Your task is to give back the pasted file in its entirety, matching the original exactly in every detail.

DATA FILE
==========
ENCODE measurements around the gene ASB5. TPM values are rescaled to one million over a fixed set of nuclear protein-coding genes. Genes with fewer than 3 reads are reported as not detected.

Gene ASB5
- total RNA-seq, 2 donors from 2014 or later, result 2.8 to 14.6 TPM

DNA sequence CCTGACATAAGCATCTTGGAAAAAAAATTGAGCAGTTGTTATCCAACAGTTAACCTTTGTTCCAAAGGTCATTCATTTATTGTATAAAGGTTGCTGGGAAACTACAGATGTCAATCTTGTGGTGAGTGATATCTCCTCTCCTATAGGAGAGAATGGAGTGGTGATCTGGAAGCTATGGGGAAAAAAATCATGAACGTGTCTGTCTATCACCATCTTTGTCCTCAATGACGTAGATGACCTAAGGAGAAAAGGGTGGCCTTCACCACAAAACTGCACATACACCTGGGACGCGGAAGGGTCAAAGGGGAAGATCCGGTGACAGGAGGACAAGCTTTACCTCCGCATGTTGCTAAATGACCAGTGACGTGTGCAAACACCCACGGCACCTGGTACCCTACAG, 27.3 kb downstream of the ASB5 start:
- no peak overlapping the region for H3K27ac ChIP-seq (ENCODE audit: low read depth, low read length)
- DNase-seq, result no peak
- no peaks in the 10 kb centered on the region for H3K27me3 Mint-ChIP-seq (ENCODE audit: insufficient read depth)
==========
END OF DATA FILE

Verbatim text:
ENCODE measurements around the gene ASB5. TPM values are rescaled to one million over a fixed set of nuclear protein-coding genes. Genes with fewer than 3 reads are reported as not detected.

Gene ASB5
- total RNA-seq, 2 donors from 2014 or later, result 2.8 to 14.6 TPM

DNA sequence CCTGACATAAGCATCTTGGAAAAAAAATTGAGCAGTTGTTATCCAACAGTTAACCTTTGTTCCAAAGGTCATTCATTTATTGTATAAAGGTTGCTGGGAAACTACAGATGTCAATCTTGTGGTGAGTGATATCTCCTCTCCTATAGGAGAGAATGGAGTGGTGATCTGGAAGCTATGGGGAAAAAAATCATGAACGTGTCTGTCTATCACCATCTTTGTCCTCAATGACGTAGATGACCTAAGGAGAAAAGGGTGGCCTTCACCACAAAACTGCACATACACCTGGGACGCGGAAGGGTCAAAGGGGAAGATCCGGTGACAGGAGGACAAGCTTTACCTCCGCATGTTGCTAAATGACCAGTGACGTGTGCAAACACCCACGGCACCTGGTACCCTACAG, 27.3 kb downstream of the ASB5 start:
- no peak overlapping the region for H3K27ac ChIP-seq (ENCODE audit: low read depth, low read length)
- DNase-seq, result no peak
- no peaks in the 10 kb centered on the region for H3K27me3 Mint-ChIP-seq (ENCODE audit: insufficient read depth)